) -- Employers added even more workers to their payrolls in April than expected, the government said Thursday, lending hope that the labor market is on the mend.
Nonfarm payrolls added 290,000 jobs last month, according to a Labor Department report released Friday morning. The Wall Street consensus was looking for a slightly milder pickup of 187,000 jobs, according to Briefing.com.
Meanwhile, the nation's unemployment rate, which was expected to hold steady at 9.7%, rose to 9.9%. But much of the rate increase may be attributed to a larger labor force looking for jobs again.
Revisions over the prior months were even more promising. The March gain, which was originally tabbed at an additional 162,000 jobs, was revised higher to reflect a jump of 230,000 jobs. Nonfarm payrolls also added 39,000 jobs in February after the government originally reported that employers shed 14,000 jobs.
"It's a solid report," said Stuart Hoffman, chief economist at PNC Financial Services Group. "This is a story of private companies, not rapidly, but persistently hiring."
"While we have a long time to go, and we've only put down a down payment on the losses, it is encouraging and a reminder that the economic fundamentals are better and the job market is going to improve," he added. "At least we're now learning that we're coming out of the cold winter months with some upward economic momentum."
A closer look shows the pickup was felt across a wide swath of industries. The manufacturing ranks added 44,000 jobs during the month, the report continued, while professional and business service employers gained 80,000 jobs. Within the latter sector, 26,000 temporary jobs were added.
Even construction employment, a weak spot in recent labor market trends, edged up for the second month in a row, adding 14,000 jobs in April after gaining 26,000 jobs in March.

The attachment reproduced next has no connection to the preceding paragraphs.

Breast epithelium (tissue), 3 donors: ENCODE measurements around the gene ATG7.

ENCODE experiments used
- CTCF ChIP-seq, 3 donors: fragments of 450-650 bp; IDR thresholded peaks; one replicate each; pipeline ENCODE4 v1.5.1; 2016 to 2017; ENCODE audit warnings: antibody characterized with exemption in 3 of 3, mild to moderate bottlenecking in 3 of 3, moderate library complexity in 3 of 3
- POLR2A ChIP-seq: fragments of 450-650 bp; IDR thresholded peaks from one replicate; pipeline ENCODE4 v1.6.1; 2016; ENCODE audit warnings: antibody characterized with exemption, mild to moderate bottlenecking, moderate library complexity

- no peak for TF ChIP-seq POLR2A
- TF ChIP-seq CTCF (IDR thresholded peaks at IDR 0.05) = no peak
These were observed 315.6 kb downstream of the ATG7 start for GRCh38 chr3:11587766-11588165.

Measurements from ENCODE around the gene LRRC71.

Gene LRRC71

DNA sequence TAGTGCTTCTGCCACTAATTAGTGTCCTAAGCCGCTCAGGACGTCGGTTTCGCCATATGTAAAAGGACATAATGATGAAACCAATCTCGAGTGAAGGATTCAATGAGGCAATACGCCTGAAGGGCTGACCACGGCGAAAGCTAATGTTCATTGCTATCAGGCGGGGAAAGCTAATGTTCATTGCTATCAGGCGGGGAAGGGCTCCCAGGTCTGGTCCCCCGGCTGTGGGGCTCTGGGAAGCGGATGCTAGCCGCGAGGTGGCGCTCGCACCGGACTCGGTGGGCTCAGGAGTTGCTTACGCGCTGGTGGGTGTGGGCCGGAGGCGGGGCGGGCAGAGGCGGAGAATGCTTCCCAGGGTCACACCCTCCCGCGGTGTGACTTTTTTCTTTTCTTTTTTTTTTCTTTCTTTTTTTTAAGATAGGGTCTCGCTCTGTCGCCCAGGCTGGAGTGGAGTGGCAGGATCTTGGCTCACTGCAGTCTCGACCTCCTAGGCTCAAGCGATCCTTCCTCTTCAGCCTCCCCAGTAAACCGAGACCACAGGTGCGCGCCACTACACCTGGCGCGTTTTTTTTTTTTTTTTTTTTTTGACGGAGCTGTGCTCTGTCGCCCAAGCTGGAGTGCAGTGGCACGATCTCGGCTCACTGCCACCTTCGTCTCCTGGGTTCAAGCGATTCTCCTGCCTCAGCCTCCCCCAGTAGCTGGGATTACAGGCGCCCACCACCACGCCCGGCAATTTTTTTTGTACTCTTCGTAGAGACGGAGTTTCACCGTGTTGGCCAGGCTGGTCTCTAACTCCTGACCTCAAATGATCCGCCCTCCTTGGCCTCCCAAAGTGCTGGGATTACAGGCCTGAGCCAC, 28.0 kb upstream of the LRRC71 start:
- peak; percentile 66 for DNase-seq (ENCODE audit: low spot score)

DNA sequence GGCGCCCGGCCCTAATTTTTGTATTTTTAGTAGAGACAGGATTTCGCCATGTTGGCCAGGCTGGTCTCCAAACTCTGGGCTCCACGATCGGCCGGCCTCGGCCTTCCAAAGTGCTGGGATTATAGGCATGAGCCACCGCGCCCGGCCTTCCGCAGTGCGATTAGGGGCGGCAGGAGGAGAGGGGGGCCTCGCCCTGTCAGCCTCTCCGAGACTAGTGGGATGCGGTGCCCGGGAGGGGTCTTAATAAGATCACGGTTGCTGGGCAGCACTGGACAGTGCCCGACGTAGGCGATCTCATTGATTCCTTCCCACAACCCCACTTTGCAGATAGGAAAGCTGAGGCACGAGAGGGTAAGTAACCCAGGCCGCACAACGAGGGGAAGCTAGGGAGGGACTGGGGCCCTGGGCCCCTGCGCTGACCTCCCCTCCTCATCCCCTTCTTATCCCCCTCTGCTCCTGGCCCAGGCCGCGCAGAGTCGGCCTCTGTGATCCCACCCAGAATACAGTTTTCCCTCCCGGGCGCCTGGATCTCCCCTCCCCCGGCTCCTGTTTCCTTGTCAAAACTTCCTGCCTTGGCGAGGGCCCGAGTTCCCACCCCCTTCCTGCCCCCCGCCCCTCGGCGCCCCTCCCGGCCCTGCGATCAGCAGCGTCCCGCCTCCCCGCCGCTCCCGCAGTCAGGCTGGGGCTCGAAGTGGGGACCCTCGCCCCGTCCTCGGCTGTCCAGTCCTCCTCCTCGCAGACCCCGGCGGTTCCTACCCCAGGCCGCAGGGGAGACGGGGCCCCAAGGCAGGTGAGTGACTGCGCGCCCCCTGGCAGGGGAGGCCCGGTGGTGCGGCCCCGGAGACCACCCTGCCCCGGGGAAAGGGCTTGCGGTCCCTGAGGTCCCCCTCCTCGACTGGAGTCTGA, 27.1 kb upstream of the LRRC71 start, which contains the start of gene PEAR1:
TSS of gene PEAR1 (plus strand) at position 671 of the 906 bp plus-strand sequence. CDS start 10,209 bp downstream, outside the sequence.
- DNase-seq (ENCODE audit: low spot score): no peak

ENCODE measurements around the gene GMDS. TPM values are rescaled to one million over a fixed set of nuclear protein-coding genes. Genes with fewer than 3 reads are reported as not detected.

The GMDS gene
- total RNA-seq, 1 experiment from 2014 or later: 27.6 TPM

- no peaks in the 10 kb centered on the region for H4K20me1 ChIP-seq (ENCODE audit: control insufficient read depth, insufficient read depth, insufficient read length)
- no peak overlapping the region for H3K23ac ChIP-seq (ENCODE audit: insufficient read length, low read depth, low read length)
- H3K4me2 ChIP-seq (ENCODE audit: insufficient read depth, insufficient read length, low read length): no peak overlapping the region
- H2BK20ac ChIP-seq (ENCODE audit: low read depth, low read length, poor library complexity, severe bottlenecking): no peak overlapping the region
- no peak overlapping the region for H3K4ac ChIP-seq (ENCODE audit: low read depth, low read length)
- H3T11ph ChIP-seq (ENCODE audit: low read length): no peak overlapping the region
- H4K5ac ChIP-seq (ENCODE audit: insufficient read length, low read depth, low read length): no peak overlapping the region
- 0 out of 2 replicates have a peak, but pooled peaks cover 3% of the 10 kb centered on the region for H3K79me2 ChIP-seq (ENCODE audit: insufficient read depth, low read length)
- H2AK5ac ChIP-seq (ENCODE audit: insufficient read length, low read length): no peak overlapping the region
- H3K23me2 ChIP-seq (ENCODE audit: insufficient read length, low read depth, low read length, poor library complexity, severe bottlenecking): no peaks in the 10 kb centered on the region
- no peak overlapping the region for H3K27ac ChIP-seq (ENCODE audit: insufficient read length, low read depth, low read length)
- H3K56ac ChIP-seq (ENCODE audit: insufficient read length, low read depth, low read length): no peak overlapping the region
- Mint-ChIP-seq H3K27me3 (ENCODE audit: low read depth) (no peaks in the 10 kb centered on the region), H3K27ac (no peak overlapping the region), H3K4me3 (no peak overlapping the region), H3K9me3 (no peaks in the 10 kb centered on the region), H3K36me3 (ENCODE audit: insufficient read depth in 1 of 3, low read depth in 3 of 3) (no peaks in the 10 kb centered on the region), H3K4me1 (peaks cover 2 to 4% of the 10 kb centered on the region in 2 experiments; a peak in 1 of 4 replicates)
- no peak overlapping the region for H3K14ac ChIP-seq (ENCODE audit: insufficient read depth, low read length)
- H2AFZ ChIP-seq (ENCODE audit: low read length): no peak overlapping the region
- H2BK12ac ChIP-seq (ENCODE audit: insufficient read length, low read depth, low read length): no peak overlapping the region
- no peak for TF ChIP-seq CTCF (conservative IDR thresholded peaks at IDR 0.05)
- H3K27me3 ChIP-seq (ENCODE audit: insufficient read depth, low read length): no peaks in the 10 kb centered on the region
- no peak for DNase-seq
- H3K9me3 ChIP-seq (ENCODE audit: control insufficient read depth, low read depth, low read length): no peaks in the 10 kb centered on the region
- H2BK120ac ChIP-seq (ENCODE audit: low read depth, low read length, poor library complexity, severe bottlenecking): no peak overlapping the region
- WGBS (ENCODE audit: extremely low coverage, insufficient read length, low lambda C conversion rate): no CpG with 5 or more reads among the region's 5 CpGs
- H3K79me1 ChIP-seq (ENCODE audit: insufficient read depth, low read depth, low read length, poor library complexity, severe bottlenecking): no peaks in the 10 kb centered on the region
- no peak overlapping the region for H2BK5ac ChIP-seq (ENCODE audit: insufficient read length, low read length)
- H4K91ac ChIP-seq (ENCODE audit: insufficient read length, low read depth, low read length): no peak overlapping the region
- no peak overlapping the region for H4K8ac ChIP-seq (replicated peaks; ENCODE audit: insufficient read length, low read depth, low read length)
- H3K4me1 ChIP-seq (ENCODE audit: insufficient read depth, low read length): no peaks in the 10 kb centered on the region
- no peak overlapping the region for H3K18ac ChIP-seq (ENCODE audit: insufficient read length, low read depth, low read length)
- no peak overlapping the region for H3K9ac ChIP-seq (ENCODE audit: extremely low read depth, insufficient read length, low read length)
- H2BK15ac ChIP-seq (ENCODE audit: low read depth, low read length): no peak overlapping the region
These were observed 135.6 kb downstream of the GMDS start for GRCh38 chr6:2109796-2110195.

Census hiring added another 66,000 temporary workers to the final tally. Market observers were scrutinizing this category closely since brisk private sector hiring, rather than temporary government gains, are given more weight in the minds of most. The census gains were below most expectations, signaling that private sector growth was a primary driver last month
The average workweek edged up by a tenth of hour to reach 34.1 hours, which was just ahead of forecasts, and average hourly earnings rose by a penny to hit $22.47.
With the labor environment seeing some improvement, it looks like more people are scouring job openings once again and, therefore, counting in official rate statistics. The department said 805,000 people came into the work force during the month. But with a still slow hiring market, that surge also helped push up the unemployment rate. The so-called "underemployment rate," which also includes part-timers seeking out full-time opportunities and some who gave up looking all together, rose to 17.1% from 16.9% in March.
Still, the number of people who've been unemployed for 27 weeks or more also ticked up to 6.72 million after landing at 6.55 million the month prior.
The headlining job growth continues to add to further signs that the labor market is recovering.
Automatic Data Processing earlier in the week said private sector employers added another 32,000 jobs to their payrolls last month. The
Institute for Supply Management said manufacturing activity showed its strongest level of growth since 2004, helped by a steady improvement in that sector's job market. Layoff announcements also slowed to a four-year low in April, said Challenger, Gray & Christmas on Wednesday, declining by 43%.
--Written by Sung Moss in New York